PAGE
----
SACIDS seeks to enhance the effectiveness of existing official disease surveillance systems. Thus, at both national and regional levels, SACIDS is underpinned by sector ministries and regional inter-governmental organizations, especially SADC, the New Partnership for Africa's Development (NEPAD), and the African Union. At the national level, each NatCIDS includes as active members representatives of the Ministries responsible for human health, livestock and wild animal health; operates under the patronage of national chief medical and veterinary officers; and is linked to national offices responsible for responding to natural emergencies. At the regional, or SADC level, SACIDS is developing linkages with sections of the SADC Secretariat that deal with human and animal health matters, not only through desk officers but also directly with the communicable diseases and livestock technical committees that advise governments on priority diseases for regional priority.
The initial focus of SACIDS is on capacity development through employment of the Community of Practice (CoP) principle (19). A CoP is a participatory partnership among people who share a common concern and interest, in this case the vision and mission of SACIDS, and who convene regularly to learn from each other (20). Building on existing strengths and programs, SACIDS is focused on four major sets of activities:
Additionally, SACIDS organized the first One Health conference in Africa at the National Institute for Communicable Diseases, Johannesburg, South Africa, in July 2011 (Figure. 2). The conference covered the same research themes listed above (under the second bullet point). For each theme, young scientists presented a series of short papers, followed by a keynote paper by an invited specialist of international repute. The final session was addressed by the special conference guest, Dr. David Nabarro of the United Nations, who spoke about ways that the One Health approach is contributing not just to health but also to food security and community economic well-being. Nabarro emphasized the importance of overcoming the tendency to work in “professional niches and bureaucratic silos and, instead, sharing data and analyses, developing joint policies, doing research together, implementing joint investigations and being accountable for delivering results” (27). Nabarro's address was followed by a grand debate by invited specialists who described the various facets of One Health. The conference proceedings were published in a special supplement of Onderstepoort Journal of Veterinary Research (28).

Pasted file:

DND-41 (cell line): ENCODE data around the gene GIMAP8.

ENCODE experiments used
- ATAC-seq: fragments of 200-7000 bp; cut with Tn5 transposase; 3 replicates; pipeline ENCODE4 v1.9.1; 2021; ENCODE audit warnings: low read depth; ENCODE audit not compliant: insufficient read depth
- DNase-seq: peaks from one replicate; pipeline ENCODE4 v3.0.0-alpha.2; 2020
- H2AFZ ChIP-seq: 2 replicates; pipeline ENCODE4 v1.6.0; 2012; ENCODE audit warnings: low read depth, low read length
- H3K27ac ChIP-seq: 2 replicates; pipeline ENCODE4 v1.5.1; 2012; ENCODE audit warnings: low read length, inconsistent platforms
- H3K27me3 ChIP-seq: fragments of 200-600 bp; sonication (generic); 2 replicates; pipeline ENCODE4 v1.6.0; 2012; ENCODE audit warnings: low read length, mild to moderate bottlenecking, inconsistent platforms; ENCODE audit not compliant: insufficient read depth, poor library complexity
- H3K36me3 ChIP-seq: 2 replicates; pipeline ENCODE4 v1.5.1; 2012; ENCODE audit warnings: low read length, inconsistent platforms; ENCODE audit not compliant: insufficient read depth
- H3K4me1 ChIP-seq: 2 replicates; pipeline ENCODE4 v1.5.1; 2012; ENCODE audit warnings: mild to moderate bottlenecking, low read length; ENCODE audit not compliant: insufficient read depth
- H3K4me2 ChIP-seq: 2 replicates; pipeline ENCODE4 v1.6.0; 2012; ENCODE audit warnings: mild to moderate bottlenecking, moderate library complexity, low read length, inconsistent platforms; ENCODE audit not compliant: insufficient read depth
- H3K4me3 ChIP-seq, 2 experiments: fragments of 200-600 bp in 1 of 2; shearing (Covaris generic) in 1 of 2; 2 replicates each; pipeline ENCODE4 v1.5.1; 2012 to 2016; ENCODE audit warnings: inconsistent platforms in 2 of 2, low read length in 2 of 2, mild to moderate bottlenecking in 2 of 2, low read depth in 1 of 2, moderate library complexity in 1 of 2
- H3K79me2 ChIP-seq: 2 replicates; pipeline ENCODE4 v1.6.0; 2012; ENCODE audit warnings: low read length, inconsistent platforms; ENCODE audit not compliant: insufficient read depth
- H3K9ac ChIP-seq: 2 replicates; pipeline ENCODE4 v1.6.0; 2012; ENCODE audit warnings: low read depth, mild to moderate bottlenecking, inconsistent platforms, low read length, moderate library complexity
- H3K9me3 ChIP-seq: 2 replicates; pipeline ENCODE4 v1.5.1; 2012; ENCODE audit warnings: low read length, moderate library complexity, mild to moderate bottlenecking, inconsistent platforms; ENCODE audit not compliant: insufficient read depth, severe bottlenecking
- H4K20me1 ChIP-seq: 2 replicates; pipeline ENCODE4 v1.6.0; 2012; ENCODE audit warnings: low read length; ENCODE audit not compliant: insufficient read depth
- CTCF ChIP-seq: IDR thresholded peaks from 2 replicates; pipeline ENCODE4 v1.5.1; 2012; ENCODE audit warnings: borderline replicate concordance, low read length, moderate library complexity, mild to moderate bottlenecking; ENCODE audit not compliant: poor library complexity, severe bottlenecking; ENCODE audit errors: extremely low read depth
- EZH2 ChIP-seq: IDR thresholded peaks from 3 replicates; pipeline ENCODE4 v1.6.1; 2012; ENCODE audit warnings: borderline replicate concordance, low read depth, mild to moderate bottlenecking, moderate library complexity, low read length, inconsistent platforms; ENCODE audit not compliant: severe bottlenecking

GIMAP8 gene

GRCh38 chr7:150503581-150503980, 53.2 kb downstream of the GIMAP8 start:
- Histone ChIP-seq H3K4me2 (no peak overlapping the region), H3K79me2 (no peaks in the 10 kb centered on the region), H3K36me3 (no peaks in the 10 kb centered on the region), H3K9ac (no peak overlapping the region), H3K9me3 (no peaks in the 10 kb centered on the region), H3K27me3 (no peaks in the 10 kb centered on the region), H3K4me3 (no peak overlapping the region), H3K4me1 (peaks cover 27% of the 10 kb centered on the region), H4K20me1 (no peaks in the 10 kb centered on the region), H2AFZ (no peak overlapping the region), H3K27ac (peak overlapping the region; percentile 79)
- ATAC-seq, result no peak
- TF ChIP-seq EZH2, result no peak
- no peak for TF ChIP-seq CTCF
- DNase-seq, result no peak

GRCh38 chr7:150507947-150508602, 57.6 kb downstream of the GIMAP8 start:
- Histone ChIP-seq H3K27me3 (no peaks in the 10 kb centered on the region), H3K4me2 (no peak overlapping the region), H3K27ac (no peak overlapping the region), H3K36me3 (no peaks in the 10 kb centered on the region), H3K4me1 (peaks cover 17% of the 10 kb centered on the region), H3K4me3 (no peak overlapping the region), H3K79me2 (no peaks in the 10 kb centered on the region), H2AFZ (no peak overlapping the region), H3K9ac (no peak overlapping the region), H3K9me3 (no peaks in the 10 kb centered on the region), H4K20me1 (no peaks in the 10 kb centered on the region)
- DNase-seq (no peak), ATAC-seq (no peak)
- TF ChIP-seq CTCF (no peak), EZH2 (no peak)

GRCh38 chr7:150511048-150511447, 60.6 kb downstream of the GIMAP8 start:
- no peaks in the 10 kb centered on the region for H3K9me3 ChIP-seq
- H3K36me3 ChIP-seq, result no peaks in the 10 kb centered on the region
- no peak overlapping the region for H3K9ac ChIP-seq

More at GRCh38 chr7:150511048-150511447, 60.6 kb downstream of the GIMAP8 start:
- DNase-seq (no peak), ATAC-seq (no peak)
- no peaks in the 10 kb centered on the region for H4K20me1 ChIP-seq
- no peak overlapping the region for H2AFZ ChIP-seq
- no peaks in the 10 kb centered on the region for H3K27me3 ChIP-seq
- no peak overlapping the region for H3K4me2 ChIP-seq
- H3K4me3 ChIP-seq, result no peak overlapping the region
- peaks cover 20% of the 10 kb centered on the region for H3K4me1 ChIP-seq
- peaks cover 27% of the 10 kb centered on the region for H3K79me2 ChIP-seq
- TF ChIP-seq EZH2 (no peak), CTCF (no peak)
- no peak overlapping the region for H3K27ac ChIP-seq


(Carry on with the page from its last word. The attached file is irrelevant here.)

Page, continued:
SACIDS One Health efforts complement other efforts to integrate human and animal disease surveillance. For example, in the spirit of One Health, the Tanzania Field Epidemiology and Laboratory Training Programme (FELTP) is governed by a multi-sectoral steering committee whose members include representatives from the Ministry of Livestock Development and Fisheries, and efforts are underway to establish a veterinary stream of the Tanzania FELTP. TFELTP is a collaboration between MOHSW, Muhimbili University of Health and Allied Sciences (MUHAS), National Institute of Medical Research (NIMR), Centres for Disease Control and Prevention (CDC), World Health Organization (WHO), and African Field Epidemiology Network (AFENET) (25). It was established by the Ministry of Health and Social Welfare (MOHSW) in 2008, following an assessment of Tanzania's existing public health and surveillance systems and recognition of the need for a competently trained public health workforce (29). Additionally, most SADC countries have adopted the WHO-AFRO system for Integrated Disease Surveillance and Response (IDSR), which promotes a One Health-based strategy (30).
Text Boxes 1 and 2 present case studies illustrating the ongoing activities and early accomplishments of SACIDS. Text Box 1 describes how SACIDS's selection of tuberculosis (TB) as a priority disease reflects not only SACIDS's focus on One Health, given the potential spread of TB between animals and humans, but also seeks to enhance the effectiveness of already existing surveillance systems.